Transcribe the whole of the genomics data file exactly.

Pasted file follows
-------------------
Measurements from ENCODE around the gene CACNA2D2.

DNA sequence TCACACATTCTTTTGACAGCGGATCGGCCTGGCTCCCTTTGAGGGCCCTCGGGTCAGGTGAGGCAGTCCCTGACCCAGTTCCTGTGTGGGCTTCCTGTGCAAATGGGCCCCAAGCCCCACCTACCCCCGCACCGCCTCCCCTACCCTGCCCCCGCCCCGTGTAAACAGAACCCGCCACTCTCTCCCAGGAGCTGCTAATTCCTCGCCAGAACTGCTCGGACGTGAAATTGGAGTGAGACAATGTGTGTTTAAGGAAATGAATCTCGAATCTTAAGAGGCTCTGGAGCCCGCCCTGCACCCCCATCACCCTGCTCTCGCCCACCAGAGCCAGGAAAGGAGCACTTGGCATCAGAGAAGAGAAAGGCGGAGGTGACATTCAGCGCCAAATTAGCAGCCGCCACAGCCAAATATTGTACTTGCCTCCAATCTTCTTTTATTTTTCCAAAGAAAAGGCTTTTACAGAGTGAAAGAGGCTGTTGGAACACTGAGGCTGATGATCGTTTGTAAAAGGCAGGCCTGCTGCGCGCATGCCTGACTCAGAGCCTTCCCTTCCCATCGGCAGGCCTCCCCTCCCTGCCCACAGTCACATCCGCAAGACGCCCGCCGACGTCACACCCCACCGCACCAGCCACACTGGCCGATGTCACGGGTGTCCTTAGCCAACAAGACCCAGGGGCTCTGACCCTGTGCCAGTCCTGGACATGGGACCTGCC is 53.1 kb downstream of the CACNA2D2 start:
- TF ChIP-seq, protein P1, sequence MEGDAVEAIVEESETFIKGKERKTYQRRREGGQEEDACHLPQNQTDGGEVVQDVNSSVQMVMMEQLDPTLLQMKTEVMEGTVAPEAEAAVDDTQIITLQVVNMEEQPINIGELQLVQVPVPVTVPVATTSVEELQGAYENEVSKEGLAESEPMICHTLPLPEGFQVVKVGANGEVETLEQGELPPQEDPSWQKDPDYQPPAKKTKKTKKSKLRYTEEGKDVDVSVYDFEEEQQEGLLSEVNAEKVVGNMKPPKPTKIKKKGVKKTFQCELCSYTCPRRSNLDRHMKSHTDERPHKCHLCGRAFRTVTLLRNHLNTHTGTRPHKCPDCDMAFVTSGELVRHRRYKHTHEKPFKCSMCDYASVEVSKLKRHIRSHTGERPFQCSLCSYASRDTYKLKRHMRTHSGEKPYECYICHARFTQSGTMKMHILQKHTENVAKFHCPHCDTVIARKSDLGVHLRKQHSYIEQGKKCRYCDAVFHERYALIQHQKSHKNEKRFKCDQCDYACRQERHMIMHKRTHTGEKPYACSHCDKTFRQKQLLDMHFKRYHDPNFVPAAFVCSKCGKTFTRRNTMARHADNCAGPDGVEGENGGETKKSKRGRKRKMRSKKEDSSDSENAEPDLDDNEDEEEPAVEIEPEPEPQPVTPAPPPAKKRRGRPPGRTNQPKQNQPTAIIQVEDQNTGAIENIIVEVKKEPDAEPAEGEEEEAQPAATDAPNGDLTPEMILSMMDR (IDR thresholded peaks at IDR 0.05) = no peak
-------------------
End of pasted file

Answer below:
Measurements from ENCODE around the gene CACNA2D2.

DNA sequence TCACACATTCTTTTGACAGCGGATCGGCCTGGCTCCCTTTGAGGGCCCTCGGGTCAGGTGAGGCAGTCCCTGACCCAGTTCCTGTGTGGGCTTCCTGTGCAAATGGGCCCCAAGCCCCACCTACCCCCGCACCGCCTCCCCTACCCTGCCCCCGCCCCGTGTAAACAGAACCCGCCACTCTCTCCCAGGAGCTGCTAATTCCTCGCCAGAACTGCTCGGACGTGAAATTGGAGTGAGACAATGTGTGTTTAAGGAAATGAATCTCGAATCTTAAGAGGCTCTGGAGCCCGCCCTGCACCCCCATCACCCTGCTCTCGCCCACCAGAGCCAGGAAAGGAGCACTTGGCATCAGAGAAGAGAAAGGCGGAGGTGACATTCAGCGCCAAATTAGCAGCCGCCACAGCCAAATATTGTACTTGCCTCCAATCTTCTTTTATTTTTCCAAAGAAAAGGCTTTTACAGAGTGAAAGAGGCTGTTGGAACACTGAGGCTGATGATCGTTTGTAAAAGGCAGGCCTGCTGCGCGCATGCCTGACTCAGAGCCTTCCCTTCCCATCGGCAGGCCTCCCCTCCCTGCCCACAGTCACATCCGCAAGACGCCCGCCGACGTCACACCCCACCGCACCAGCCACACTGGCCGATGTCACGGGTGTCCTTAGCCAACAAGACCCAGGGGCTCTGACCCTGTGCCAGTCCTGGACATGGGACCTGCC is 53.1 kb downstream of the CACNA2D2 start:
- TF ChIP-seq, protein P1, sequence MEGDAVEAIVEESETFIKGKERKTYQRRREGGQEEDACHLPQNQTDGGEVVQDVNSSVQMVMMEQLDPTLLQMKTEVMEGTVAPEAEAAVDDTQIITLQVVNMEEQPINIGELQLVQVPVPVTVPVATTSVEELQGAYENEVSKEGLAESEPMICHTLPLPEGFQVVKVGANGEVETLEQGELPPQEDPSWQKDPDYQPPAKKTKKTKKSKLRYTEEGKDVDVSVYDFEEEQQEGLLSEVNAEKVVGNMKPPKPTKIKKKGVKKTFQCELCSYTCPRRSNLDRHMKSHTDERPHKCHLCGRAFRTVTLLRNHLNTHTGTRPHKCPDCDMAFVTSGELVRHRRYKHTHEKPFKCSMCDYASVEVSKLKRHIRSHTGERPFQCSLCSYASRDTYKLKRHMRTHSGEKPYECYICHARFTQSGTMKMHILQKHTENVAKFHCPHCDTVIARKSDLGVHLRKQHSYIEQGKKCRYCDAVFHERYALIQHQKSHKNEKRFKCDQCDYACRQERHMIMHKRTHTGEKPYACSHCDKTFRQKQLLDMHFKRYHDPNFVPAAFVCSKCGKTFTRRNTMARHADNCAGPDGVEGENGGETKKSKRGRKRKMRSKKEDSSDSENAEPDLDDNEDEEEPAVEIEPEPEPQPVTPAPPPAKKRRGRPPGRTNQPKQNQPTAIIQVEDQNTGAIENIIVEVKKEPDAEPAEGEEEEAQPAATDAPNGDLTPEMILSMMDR (IDR thresholded peaks at IDR 0.05) = no peak